Thus, having surveyed discussions of bitumen chronologically, it can be seen that the association of bitumen with defects in paintings occurred first with a number of warnings and complaints about bitumen in nineteenth-century treatises. These complaints were then repeated through the twentieth century, to the extent that a reverse argument began to develop: not only did bitumen cause defects in paintings, but any brown paint passage with defects must contain bitumen. Such circular reasoning was buttressed by the very literature that had initiated the association. This process can be exemplified by study of commentary—art historical and technical—on works by any artists to whom criticisms of the use of bitumen have stuck in particular, such as Sir Joshua Reynolds, J. M. W. Turner, David Wilkie and Washington Allston.25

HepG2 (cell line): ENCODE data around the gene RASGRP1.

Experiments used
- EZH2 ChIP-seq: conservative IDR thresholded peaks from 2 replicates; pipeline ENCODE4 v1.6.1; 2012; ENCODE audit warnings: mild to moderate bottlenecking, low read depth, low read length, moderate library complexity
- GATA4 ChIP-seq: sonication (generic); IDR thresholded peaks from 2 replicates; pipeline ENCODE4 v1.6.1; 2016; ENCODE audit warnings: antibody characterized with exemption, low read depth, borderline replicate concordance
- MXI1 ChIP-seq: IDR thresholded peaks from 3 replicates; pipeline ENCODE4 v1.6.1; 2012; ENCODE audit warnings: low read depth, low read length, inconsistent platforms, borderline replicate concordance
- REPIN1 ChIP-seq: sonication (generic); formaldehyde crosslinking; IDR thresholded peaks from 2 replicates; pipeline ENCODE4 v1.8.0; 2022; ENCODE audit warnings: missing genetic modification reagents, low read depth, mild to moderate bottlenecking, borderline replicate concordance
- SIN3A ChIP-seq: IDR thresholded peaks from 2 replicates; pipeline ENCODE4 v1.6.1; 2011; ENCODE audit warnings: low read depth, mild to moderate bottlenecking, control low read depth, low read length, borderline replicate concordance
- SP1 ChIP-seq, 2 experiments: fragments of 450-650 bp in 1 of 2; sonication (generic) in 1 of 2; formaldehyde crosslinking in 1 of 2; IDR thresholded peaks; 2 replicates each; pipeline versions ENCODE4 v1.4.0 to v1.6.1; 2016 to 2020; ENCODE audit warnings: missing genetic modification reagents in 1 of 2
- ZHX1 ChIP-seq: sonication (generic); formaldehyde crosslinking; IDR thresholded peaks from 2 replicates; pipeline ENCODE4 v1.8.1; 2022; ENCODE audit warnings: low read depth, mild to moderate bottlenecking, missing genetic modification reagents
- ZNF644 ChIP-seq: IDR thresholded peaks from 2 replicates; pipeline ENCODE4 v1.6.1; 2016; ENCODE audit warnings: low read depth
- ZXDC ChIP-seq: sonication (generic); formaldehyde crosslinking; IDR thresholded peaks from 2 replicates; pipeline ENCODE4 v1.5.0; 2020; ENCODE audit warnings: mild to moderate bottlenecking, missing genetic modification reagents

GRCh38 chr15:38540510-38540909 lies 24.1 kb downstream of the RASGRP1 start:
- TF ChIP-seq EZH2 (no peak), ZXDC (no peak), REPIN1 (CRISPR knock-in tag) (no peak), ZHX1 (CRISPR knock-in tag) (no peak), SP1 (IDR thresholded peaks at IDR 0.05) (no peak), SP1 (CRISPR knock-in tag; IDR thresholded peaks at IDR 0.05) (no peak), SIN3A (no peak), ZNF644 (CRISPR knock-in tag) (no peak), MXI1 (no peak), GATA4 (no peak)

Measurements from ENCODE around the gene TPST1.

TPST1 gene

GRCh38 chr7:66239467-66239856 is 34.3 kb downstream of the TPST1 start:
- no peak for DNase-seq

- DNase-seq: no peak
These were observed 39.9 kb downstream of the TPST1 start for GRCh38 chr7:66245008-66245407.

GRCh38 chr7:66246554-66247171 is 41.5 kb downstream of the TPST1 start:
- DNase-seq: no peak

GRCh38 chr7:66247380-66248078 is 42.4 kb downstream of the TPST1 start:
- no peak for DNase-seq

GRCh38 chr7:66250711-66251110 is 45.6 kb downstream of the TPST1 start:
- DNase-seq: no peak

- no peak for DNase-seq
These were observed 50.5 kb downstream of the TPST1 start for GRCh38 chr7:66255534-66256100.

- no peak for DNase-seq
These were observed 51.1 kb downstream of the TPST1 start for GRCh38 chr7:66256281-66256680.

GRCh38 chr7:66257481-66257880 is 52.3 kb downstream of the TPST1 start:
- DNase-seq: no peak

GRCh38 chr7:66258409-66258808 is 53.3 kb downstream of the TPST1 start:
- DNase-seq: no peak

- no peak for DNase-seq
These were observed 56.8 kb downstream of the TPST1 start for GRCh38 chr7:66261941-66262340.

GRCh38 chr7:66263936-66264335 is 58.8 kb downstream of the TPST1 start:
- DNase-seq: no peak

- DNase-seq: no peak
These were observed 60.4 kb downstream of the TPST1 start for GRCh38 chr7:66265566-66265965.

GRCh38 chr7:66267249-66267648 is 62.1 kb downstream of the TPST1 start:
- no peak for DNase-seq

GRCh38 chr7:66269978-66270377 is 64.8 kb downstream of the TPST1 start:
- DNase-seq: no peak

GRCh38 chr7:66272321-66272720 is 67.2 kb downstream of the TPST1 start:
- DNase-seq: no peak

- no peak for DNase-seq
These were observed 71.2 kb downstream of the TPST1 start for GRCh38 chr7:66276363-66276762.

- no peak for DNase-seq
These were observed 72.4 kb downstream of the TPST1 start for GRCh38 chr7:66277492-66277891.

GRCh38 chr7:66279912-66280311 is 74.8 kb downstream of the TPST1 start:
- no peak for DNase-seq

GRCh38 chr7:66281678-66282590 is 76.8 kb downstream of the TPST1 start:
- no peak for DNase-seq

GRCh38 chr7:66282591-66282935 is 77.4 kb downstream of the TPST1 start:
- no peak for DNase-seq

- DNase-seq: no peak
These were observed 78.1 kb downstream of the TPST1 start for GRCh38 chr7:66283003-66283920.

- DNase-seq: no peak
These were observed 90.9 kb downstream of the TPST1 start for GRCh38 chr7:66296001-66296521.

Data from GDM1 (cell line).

A portrait of a man wearing a red jacket over a white waistcoat and trousers. He holds a key and carries a sword. He stands against a distant landscape and a dark, cloudy sky.
Fig. 1 Sir Joshua Reynolds, Lord Heathfield of Gibraltar, 1787, oil on canvas, 142 x 113.5 cm, National Gallery London (NG111 Bought 1824),  Ⓒ The National Gallery, London. Like many paintings by Reynolds, the dark paint passages exhibit wide drying cracks and wrinkling.